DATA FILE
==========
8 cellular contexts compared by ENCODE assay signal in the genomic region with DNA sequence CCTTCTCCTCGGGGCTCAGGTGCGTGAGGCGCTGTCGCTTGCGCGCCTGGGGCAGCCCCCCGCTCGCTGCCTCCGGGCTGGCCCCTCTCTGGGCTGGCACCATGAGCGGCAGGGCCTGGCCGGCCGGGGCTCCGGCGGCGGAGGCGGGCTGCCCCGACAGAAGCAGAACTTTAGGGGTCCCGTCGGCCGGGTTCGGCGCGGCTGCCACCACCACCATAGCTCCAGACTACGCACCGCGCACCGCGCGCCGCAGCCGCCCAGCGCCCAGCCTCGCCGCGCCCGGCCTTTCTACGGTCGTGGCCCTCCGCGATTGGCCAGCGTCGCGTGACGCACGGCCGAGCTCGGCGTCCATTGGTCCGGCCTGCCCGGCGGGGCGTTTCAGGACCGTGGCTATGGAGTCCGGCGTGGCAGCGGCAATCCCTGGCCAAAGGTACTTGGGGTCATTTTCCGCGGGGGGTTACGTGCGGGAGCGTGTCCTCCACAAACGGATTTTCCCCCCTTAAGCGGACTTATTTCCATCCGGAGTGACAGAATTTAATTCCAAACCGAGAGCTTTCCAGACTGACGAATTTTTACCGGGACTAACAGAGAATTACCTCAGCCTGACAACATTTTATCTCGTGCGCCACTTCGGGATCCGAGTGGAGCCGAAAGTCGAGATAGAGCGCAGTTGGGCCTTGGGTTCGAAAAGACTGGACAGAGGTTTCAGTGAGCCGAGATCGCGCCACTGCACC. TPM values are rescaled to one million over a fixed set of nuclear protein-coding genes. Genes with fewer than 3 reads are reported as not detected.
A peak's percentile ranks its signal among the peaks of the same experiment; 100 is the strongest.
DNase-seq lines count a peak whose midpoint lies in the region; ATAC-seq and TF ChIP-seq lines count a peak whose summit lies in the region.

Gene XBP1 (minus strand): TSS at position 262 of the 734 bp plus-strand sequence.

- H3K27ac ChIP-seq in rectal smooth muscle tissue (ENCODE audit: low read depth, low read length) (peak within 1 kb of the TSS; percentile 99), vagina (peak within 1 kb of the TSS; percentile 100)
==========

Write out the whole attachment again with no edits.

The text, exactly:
8 cellular contexts compared by ENCODE assay signal in the genomic region with DNA sequence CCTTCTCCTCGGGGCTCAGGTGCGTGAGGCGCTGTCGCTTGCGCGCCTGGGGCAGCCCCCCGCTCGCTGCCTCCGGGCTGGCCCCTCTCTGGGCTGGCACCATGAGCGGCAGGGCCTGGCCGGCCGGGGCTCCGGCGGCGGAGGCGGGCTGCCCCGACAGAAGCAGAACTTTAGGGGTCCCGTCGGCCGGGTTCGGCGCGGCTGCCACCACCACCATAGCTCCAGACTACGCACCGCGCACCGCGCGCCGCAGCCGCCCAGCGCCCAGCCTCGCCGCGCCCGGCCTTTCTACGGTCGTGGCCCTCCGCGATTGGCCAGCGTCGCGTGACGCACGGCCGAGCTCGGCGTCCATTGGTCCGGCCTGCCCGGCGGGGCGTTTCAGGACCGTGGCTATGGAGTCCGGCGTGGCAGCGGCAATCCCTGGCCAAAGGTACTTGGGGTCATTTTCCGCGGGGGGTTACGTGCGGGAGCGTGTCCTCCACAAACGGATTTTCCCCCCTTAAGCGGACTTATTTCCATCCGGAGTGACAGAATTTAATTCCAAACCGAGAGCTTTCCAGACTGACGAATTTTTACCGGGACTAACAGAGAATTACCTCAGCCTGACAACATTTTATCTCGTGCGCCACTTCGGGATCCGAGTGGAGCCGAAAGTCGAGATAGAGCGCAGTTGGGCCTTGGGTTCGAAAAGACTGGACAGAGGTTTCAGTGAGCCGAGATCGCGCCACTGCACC. TPM values are rescaled to one million over a fixed set of nuclear protein-coding genes. Genes with fewer than 3 reads are reported as not detected.
A peak's percentile ranks its signal among the peaks of the same experiment; 100 is the strongest.
DNase-seq lines count a peak whose midpoint lies in the region; ATAC-seq and TF ChIP-seq lines count a peak whose summit lies in the region.

Gene XBP1 (minus strand): TSS at position 262 of the 734 bp plus-strand sequence.

- H3K27ac ChIP-seq in rectal smooth muscle tissue (ENCODE audit: low read depth, low read length) (peak within 1 kb of the TSS; percentile 99), vagina (peak within 1 kb of the TSS; percentile 100)